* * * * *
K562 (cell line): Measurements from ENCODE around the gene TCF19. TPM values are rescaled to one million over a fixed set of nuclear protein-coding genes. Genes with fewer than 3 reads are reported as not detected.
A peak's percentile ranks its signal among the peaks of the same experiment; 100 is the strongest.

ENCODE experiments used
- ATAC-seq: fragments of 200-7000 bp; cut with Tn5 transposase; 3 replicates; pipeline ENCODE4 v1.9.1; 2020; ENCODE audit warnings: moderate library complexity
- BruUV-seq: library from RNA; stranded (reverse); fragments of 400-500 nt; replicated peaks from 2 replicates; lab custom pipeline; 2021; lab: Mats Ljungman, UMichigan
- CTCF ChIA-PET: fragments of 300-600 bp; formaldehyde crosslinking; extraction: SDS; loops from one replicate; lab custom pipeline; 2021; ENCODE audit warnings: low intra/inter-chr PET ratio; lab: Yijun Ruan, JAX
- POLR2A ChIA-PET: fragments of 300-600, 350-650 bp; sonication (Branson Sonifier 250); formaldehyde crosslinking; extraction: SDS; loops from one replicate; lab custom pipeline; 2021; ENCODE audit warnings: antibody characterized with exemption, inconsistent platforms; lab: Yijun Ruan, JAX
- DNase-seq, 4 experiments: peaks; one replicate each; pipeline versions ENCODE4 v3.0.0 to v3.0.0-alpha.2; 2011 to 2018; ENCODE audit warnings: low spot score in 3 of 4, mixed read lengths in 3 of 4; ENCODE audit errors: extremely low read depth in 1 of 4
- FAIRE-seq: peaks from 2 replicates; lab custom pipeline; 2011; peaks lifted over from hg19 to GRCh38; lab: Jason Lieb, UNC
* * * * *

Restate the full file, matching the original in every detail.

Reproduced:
K562 (cell line): Measurements from ENCODE around the gene TCF19. TPM values are rescaled to one million over a fixed set of nuclear protein-coding genes. Genes with fewer than 3 reads are reported as not detected.
A peak's percentile ranks its signal among the peaks of the same experiment; 100 is the strongest.

ENCODE experiments used
- ATAC-seq: fragments of 200-7000 bp; cut with Tn5 transposase; 3 replicates; pipeline ENCODE4 v1.9.1; 2020; ENCODE audit warnings: moderate library complexity
- BruUV-seq: library from RNA; stranded (reverse); fragments of 400-500 nt; replicated peaks from 2 replicates; lab custom pipeline; 2021; lab: Mats Ljungman, UMichigan
- CTCF ChIA-PET: fragments of 300-600 bp; formaldehyde crosslinking; extraction: SDS; loops from one replicate; lab custom pipeline; 2021; ENCODE audit warnings: low intra/inter-chr PET ratio; lab: Yijun Ruan, JAX
- POLR2A ChIA-PET: fragments of 300-600, 350-650 bp; sonication (Branson Sonifier 250); formaldehyde crosslinking; extraction: SDS; loops from one replicate; lab custom pipeline; 2021; ENCODE audit warnings: antibody characterized with exemption, inconsistent platforms; lab: Yijun Ruan, JAX
- DNase-seq, 4 experiments: peaks; one replicate each; pipeline versions ENCODE4 v3.0.0 to v3.0.0-alpha.2; 2011 to 2018; ENCODE audit warnings: low spot score in 3 of 4, mixed read lengths in 3 of 4; ENCODE audit errors: extremely low read depth in 1 of 4
- FAIRE-seq: peaks from 2 replicates; lab custom pipeline; 2011; peaks lifted over from hg19 to GRCh38; lab: Jason Lieb, UNC